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eXtreme.NET Iteration One: Refactoring with Resharper : Page 2

This article follows a team of developers learning to use XP (eXtreme Programming) techniques to improve the way they deliver software. Follow this team as they learn about Resharper, a tool that may help them refactor their code.




Building the Right Environment to Support AI, Machine Learning and Deep Learning

Exploring Resharper
Deepak and Pete take one look at Pete's desk and decide to work at Deepak' s desk instead. They load up the CourseCosts library.

Here's a version of the library that includes all of the code examined in this article.

You can download a trial version of Resharper from JetBrains at http://www.jetbrains.com/resharper/.

Deepak: I've already installed Resharper on this machine.

Pete: I guessed that is why you have the extra Resharper menu on your Visual Studio menu bar.

Deepak: Sue is right, You can be a smart ass sometimes!

Pete grins but remains silent.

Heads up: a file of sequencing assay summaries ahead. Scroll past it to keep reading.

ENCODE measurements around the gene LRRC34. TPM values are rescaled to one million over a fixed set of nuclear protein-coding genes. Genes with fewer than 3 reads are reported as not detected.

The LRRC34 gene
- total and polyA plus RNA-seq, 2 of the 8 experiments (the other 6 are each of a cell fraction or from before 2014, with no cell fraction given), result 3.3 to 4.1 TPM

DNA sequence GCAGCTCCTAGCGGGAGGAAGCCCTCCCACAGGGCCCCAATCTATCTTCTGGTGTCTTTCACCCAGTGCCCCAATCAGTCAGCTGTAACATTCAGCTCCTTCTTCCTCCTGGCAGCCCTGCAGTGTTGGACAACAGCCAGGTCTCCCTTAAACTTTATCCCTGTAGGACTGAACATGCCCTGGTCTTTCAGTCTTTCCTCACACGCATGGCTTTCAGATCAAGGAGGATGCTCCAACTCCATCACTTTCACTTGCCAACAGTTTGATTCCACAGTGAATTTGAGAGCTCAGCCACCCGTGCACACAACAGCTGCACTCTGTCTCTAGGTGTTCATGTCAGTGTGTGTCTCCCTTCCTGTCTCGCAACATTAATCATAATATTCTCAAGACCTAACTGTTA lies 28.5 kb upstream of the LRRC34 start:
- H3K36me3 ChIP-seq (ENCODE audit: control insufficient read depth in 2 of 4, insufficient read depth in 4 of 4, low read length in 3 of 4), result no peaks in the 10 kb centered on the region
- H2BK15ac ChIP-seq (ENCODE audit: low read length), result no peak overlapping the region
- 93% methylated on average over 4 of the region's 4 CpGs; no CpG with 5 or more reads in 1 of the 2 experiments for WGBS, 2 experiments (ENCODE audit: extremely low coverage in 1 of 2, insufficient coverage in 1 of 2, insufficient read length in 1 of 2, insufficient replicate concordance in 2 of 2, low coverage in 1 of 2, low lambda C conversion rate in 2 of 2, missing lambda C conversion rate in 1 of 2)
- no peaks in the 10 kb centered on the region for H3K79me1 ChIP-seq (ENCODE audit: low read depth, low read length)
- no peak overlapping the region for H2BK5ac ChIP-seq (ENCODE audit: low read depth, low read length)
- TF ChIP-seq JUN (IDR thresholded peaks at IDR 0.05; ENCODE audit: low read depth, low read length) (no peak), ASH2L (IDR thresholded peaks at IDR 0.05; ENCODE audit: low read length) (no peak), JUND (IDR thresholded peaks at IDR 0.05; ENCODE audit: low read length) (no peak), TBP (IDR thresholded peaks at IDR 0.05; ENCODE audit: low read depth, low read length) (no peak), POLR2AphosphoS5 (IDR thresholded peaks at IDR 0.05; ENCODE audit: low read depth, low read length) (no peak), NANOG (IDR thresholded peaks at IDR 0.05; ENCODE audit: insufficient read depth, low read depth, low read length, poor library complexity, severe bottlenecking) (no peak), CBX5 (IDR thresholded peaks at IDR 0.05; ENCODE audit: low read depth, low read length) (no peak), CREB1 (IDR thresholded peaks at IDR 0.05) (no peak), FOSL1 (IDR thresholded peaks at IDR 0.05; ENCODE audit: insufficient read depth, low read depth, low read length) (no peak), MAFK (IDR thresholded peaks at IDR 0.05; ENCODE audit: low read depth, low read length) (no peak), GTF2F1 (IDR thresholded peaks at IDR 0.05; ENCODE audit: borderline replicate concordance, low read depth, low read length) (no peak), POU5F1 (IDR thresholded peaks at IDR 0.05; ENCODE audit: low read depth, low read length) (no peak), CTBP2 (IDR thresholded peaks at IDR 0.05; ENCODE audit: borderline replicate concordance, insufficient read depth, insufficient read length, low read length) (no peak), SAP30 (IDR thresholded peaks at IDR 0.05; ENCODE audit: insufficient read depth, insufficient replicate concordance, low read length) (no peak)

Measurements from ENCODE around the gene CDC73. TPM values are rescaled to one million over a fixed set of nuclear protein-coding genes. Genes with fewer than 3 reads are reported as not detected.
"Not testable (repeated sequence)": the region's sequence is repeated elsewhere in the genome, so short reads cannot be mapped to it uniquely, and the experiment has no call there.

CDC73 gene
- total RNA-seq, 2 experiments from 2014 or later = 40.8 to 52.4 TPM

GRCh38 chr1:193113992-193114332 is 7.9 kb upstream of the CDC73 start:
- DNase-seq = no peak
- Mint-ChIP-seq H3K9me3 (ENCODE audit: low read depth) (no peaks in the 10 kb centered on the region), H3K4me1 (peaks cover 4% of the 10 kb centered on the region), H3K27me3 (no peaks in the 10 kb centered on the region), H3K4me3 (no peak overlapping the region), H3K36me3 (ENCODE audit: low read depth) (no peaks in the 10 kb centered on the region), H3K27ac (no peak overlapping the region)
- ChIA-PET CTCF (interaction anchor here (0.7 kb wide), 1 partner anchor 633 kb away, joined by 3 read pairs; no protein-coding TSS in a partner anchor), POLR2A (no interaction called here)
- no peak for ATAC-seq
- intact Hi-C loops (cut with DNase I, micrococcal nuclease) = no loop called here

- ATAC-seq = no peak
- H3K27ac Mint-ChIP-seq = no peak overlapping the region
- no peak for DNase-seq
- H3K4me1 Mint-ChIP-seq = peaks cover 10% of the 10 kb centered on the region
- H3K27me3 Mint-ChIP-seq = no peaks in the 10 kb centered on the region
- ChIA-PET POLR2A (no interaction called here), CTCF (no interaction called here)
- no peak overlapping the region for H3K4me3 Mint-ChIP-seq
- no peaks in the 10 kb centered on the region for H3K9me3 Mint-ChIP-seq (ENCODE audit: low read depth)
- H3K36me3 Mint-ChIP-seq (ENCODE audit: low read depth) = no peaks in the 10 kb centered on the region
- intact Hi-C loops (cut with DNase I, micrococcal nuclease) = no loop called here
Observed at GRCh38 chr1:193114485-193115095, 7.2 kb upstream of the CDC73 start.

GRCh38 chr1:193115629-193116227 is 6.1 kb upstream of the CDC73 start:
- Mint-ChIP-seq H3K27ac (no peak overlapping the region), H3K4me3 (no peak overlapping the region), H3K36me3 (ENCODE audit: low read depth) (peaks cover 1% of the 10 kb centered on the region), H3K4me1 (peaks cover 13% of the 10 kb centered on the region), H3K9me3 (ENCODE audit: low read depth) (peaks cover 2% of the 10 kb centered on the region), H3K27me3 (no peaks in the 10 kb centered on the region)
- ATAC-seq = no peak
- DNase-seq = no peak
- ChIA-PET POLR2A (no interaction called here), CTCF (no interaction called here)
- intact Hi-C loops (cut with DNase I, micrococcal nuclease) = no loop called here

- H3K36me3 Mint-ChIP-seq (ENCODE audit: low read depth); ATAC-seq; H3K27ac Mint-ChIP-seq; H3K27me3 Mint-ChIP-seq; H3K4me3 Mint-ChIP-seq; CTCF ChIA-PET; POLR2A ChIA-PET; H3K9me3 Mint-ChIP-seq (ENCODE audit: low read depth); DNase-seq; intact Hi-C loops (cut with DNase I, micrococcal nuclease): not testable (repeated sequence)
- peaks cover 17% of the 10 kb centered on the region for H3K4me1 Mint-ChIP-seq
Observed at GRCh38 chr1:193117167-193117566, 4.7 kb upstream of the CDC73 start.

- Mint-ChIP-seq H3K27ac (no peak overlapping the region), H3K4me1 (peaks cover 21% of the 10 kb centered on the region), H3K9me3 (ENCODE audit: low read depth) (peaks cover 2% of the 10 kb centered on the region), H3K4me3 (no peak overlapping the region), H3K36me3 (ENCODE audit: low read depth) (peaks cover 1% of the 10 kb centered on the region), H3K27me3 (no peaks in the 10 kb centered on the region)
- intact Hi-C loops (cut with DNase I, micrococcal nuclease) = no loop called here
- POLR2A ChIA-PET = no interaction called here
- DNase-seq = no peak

Deepak: So let's see what this project consists of.

Pete: The files we'd be interested in are probably the CourseCost and CostItems classes.

Deepak: Oh! You do know something about this project, don't you?

Pete: Like I said, kind of…

Deepak: Hey, there is even a test class in here with a whole test in it!

Pete: Yes it uses that text.xml file, I remember this. We have to copy that file to the root of our C: drive to get the test to work.

Deepak: And what exactly is the reason for that?

Pete: The CourseCost class works out the cost of a course for each attendee using the figures in the XML file. Open it up and I'll explain it to you.

Deepak opens the text.xml file shown below.

<?xml version="1.0" encoding="utf-8" ?> <Courses> <London> <Venue>3000</Venue> <Catering>30</Catering> <Equipment>2500</Equipment> <Speaker>2000</Speaker> <MaxAttendees>30</MaxAttendees> </London> </Courses>

Pete: So the idea is there will be an entry for each location the company runs courses. Here we have only created one for the test: London. Then the cost items are listed as children of that entry. The MaxAttendees and Catering are kind of special cases.